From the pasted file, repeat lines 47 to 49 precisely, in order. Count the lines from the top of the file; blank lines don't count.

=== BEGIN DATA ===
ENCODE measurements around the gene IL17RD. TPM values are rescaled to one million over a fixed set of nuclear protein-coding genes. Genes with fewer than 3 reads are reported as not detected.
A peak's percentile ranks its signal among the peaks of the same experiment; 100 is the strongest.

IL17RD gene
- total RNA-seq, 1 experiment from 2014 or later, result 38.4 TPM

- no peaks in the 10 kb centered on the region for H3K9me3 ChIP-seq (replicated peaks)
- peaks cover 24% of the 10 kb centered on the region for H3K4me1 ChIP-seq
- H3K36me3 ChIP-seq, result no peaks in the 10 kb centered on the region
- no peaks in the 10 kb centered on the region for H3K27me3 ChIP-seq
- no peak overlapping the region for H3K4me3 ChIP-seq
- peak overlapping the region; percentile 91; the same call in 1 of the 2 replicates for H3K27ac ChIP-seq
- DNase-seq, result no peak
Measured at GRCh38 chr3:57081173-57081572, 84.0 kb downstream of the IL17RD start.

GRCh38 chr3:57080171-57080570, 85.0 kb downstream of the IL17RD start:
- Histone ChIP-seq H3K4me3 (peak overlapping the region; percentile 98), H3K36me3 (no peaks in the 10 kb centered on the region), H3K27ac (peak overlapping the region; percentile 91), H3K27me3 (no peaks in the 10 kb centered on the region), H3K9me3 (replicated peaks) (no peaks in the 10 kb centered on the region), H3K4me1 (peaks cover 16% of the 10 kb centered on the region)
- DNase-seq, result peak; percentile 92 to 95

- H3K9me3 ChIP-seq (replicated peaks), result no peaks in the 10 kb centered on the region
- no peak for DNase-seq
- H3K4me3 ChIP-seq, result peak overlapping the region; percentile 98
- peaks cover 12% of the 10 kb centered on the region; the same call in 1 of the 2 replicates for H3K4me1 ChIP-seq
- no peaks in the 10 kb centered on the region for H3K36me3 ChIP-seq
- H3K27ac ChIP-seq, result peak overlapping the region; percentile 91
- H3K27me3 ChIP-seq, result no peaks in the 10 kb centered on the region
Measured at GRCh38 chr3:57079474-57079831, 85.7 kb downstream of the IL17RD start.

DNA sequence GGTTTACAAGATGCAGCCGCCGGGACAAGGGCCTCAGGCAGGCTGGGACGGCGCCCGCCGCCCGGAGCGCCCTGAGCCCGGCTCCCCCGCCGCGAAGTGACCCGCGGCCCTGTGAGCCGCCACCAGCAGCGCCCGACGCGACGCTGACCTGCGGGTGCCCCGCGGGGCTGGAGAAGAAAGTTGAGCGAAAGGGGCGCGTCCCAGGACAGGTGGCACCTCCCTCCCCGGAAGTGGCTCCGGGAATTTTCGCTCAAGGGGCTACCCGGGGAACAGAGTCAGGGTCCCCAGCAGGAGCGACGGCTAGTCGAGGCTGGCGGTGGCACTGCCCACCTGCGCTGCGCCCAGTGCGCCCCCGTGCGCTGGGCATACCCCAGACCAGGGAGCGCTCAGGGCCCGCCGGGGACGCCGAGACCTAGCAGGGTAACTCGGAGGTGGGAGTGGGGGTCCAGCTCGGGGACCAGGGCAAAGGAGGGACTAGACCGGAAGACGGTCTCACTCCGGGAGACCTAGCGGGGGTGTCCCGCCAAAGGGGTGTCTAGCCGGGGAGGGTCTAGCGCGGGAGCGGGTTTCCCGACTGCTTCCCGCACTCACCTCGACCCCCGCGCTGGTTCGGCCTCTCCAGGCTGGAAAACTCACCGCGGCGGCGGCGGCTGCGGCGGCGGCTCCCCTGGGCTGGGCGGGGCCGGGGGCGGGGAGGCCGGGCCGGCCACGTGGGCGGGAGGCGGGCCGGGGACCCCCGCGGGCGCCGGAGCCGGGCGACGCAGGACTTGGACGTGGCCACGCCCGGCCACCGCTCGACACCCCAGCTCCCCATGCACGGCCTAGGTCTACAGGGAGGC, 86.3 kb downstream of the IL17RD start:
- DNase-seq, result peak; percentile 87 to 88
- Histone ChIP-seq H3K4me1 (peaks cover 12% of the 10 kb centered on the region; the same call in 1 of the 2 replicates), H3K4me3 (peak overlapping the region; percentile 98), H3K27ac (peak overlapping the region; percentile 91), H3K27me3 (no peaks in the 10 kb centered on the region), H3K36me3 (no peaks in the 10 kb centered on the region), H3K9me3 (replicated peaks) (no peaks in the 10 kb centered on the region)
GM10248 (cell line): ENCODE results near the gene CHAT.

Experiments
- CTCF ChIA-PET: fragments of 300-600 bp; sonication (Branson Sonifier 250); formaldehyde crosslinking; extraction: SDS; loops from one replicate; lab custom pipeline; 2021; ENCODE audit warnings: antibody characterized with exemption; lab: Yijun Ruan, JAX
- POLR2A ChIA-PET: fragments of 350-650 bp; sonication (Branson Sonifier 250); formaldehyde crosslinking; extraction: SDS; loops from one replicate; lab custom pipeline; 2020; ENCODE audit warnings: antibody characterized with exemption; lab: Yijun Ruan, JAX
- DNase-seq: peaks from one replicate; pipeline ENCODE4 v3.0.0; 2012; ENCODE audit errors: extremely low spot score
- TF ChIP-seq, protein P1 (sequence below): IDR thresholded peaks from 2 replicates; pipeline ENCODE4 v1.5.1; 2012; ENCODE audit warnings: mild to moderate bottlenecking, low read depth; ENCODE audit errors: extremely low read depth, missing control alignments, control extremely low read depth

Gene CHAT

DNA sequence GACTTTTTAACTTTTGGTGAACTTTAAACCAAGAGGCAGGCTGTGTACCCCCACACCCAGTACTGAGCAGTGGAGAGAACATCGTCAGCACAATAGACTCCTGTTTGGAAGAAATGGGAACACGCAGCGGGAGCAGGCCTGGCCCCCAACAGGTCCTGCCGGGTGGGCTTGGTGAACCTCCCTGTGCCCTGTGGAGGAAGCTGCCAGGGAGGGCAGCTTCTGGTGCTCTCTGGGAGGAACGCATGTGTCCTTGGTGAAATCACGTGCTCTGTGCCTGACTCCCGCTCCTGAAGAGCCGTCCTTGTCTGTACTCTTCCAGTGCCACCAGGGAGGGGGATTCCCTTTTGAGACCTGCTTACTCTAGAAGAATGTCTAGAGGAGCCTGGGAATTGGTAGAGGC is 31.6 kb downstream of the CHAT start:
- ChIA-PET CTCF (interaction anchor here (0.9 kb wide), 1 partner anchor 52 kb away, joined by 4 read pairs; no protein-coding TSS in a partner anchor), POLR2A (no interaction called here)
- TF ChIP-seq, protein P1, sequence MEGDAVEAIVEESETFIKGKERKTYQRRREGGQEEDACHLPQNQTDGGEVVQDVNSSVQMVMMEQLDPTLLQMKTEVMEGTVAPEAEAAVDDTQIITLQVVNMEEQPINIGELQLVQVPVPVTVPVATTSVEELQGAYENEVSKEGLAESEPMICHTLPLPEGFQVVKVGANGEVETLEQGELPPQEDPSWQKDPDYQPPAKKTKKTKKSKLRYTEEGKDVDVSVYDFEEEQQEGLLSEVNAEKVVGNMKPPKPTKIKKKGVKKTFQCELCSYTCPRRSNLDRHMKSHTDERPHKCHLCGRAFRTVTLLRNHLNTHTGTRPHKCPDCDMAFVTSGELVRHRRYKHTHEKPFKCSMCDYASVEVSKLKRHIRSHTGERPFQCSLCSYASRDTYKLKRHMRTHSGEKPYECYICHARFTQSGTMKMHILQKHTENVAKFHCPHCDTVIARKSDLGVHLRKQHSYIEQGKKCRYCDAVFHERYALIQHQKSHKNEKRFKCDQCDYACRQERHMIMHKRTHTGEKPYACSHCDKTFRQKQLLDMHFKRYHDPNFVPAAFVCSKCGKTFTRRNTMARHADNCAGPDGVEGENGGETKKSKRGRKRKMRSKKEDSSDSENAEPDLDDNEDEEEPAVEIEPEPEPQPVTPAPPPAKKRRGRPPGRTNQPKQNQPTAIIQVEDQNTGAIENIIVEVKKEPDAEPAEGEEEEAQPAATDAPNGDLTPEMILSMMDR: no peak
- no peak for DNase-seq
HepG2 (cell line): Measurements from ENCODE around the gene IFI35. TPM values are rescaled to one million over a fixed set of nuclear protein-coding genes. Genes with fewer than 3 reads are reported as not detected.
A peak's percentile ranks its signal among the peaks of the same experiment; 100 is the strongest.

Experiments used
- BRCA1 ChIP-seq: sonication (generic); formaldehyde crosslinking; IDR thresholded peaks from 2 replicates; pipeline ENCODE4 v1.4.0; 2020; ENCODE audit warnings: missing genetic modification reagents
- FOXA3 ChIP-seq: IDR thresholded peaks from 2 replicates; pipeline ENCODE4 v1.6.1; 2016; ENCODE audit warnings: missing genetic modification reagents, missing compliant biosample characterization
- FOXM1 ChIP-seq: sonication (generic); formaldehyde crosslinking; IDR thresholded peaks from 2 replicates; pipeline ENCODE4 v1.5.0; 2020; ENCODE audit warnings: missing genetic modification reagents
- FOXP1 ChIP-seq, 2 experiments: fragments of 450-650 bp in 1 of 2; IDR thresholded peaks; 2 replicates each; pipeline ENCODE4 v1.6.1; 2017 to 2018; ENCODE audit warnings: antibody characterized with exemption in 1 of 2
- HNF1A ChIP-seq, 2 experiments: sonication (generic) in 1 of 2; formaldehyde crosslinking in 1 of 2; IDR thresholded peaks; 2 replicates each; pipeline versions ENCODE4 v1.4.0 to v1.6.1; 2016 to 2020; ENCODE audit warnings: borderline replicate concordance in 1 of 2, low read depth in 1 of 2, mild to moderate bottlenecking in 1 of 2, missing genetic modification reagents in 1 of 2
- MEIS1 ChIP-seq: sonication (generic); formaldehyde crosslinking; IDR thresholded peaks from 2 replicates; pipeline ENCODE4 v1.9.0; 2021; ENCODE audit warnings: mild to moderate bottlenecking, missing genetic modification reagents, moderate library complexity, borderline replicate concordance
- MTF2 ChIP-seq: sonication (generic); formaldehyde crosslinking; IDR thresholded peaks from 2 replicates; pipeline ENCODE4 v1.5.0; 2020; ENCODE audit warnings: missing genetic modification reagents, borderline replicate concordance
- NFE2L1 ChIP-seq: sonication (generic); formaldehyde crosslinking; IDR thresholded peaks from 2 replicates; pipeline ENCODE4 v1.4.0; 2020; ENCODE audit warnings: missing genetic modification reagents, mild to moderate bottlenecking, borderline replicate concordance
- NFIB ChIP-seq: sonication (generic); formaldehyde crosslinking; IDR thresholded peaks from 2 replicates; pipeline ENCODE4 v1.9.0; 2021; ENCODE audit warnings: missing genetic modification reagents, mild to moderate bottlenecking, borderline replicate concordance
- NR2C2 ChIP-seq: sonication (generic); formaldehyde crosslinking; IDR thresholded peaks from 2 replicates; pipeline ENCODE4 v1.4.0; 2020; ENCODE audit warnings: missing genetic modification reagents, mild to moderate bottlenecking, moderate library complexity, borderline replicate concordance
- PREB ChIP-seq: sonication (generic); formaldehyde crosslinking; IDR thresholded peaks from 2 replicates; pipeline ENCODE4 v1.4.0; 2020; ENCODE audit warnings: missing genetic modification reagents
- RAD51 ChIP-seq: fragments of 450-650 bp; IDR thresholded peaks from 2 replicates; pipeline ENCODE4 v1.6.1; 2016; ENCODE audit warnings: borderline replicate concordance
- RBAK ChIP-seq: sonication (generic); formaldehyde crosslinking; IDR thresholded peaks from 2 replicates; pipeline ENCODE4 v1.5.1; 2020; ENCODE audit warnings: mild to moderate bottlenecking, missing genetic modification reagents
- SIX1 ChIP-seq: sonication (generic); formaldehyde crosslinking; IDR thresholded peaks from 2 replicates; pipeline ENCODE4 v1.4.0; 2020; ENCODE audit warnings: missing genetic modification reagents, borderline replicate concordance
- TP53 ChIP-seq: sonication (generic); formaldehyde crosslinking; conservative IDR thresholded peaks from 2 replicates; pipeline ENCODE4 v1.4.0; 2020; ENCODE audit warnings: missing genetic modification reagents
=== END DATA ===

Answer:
- MTF2 ChIP-seq: sonication (generic); formaldehyde crosslinking; IDR thresholded peaks from 2 replicates; pipeline ENCODE4 v1.5.0; 2020; ENCODE audit warnings: missing genetic modification reagents, borderline replicate concordance
- NFE2L1 ChIP-seq: sonication (generic); formaldehyde crosslinking; IDR thresholded peaks from 2 replicates; pipeline ENCODE4 v1.4.0; 2020; ENCODE audit warnings: missing genetic modification reagents, mild to moderate bottlenecking, borderline replicate concordance
- NFIB ChIP-seq: sonication (generic); formaldehyde crosslinking; IDR thresholded peaks from 2 replicates; pipeline ENCODE4 v1.9.0; 2021; ENCODE audit warnings: missing genetic modification reagents, mild to moderate bottlenecking, borderline replicate concordance